We summarize responses to and mechanisms by which zooplankton cope with climate change. Effects of ocean warming include altered phenology, body size reduction, decline of tropical zooplankton biomass, functional group shifts in Polar Regions, and poleward expansion of zooplankton distributions. Thermal specialists (zooplankton from tropical and Po...
Article
Full-text available
Human exposure to the neurotoxic methylmercury (MeHg) occurs primarily via the consumption of marine fish, but the processes underlying large-scale spatial variations in fish MeHg concentrations [MeHg], which influence human exposure, are not sufficiently understood. We used the Atlantic silverside (Menidia menidia), an extensively studied model sp...
Article
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Ocean acidification may impact the fitness of marine fish, however, studies reporting neutral to moderate effects have mostly performed short-term exposures to elevated CO2, whereas longer-term studies across life stages are still scarce. We performed a CO2 exposure experi- ment, in which a large number (n > 2200) of Atlantic silverside Menidia men...
Article
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There is increasing recognition that low dissolved oxygen (DO) and low pH conditions co-occur in many coastal and open ocean environments. Within temperate ecosystems, these conditions not only develop seasonally as temperatures rise and metabolic rates accelerate, but can also display strong diurnal variability, especially in shallow systems where...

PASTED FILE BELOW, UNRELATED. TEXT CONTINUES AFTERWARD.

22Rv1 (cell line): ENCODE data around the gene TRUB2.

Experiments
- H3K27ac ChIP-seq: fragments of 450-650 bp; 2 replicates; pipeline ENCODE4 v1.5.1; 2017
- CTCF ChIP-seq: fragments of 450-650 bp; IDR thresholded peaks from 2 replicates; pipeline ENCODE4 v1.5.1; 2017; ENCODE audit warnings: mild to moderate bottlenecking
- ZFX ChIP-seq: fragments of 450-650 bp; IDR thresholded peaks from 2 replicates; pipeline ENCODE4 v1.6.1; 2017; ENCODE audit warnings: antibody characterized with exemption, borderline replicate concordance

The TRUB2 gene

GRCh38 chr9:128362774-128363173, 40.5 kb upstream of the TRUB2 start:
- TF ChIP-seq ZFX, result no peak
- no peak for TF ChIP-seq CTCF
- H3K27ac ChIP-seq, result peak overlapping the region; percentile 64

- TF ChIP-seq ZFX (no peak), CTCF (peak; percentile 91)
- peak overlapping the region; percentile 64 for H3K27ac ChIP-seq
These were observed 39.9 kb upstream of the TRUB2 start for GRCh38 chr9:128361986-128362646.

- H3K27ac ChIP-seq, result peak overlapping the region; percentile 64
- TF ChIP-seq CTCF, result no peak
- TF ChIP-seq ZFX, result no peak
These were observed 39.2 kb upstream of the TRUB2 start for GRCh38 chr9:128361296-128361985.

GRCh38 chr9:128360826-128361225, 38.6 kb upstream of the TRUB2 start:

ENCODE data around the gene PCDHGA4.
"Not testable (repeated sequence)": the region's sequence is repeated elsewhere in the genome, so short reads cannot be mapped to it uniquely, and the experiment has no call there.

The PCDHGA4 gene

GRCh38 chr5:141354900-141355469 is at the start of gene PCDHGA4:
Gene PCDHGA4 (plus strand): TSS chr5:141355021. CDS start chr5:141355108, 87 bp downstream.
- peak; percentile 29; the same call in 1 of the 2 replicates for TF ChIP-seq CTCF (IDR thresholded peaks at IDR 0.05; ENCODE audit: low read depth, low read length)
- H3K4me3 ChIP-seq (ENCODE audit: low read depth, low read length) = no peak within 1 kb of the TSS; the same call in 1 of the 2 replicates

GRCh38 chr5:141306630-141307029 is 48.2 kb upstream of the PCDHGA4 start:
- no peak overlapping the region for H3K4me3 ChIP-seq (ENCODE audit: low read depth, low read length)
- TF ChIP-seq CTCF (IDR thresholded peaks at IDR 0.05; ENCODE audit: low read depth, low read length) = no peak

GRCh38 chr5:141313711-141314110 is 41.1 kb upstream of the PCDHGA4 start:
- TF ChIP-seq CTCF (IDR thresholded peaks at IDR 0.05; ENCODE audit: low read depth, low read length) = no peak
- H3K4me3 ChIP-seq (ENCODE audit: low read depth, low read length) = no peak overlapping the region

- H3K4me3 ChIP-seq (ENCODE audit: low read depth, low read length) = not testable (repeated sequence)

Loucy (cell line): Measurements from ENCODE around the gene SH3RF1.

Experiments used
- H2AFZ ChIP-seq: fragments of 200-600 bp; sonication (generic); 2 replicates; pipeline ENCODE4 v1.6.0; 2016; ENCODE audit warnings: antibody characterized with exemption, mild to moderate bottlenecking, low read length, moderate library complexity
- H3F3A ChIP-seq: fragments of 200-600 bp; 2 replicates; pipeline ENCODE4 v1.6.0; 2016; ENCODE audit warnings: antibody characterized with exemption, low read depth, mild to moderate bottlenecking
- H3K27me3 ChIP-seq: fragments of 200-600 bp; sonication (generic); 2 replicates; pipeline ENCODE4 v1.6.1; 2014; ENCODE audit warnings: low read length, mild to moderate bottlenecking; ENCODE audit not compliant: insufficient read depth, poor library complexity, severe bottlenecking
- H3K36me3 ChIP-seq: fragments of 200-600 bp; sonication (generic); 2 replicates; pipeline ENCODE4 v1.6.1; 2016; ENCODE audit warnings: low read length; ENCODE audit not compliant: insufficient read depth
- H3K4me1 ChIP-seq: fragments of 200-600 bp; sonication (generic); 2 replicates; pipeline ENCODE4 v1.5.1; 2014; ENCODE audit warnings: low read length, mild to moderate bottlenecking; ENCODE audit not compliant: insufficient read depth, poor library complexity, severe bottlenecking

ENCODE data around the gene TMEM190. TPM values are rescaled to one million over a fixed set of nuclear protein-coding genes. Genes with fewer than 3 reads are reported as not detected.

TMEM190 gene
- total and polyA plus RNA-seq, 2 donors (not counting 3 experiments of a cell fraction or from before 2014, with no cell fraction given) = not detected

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Article
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A suite of parallel anthropogenic changes affects contemporary marine ecosystems. Excessive carbon dioxide (CO2) pollution results in warmer, more acidic oceans with lower dissolved oxygen (DO) levels, meanwhile the emission of reactive nitrogen/phosphorus results in eutrophication, excessive microbial degradation and thus metabolic hypoxia and aci...
Article
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Gene flow between populations is restricted in fragmented habitats, which can promote a more rapid genetic diversification as evolutionary forces act on isolated gene pools. Here, we compare two silverside species occurring in a continuous coastal habitat (tidewater silverside, Menidia peninsulae Goode and Bean, 1879) vs a highly fragmented habitat...
Article
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Reliable estimates of short- and longer-term in situ growth and condition of organisms are critical if one hopes to understand how the environment regulates survival. This study reports the first comparison of somatic- (K), biochemical- (RNA–DNA ratio, RD) and otolith- (increment widths, OIW) based indices of condition of a young juvenile fish. Mea...
Article
Full-text available
Combining otolith microstructure and trace elemental analyses to infer the arrival of juvenile Pacific bluefin tuna in the California current ecosystem. Juvenile Pacific bluefin tuna (PBT, Thunnus orientalis) are known to migrate from western Pacific spawning grounds to their eastern Pacific nursery and feeding grounds in the California Current Lar...
Article
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Assessing the potential of marine organisms to adapt genetically to increasing oceanic CO2 levels requires proxies such as heritability of fitness-related traits under ocean acidification (OA). We applied a quantitative genetic method to derive the first heritability estimate of survival under elevated CO2 conditions in a metazoan. Specifically, we...